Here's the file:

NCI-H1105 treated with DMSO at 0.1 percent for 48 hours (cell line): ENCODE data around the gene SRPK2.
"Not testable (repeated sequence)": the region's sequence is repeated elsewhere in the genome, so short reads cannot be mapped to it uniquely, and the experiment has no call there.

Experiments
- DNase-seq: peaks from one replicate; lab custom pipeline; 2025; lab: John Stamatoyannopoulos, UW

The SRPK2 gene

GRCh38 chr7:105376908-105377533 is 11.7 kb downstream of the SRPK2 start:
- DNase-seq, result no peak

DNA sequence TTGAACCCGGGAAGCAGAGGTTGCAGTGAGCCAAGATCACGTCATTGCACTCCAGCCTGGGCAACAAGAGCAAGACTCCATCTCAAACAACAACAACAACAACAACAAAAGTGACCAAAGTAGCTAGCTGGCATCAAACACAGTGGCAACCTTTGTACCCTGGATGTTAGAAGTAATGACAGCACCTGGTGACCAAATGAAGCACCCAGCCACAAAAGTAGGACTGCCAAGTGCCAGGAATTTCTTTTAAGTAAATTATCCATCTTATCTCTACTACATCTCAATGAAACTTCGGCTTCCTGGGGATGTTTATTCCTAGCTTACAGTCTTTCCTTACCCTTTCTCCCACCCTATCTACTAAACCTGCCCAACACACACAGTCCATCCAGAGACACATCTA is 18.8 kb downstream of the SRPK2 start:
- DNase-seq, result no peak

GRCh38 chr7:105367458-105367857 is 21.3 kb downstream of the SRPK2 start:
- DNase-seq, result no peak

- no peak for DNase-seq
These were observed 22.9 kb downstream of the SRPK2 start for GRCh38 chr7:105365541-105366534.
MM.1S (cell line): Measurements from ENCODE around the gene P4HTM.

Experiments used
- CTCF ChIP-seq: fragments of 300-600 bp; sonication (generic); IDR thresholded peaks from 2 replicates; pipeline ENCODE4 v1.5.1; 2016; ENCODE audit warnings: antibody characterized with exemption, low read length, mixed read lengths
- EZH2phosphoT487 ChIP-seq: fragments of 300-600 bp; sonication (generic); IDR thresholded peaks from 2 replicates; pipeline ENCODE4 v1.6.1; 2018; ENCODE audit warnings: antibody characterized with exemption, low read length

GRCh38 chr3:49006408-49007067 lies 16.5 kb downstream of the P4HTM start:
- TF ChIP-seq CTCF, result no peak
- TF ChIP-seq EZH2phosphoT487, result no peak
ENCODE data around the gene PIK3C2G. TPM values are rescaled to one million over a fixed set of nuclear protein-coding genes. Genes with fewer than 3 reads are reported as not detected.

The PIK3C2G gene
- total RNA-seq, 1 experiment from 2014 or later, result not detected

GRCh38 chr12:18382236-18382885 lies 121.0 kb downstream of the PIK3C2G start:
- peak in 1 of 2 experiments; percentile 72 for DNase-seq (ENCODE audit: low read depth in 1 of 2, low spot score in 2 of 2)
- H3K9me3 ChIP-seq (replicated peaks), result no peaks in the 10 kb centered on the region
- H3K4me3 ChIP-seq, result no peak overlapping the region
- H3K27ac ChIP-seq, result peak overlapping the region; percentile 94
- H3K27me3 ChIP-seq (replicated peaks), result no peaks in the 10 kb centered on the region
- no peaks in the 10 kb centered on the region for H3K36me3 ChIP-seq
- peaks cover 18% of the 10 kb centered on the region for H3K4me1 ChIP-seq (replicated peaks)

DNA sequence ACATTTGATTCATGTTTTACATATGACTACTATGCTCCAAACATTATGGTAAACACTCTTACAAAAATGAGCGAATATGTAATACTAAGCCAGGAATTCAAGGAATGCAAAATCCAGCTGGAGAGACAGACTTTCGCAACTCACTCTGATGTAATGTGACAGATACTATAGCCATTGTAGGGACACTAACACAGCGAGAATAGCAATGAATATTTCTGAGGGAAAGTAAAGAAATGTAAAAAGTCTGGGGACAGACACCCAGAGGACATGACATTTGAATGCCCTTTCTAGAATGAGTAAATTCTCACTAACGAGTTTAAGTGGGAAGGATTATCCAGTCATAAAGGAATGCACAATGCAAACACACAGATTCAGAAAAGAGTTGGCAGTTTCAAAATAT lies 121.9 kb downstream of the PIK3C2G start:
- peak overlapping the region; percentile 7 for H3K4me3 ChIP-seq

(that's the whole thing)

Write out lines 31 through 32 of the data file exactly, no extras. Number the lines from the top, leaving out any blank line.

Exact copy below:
- peaks cover 18% of the 10 kb centered on the region for H3K4me1 ChIP-seq (replicated peaks)

DNA sequence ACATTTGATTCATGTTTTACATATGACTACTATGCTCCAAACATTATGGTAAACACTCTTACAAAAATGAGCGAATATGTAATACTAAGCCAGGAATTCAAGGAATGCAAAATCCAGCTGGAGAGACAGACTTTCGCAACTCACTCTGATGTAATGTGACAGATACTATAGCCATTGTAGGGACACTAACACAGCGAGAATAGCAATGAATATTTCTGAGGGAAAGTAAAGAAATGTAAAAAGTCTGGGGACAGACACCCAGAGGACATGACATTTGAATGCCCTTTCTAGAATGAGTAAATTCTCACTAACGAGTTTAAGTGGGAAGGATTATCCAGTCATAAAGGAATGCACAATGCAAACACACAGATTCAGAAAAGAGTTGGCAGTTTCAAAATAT lies 121.9 kb downstream of the PIK3C2G start: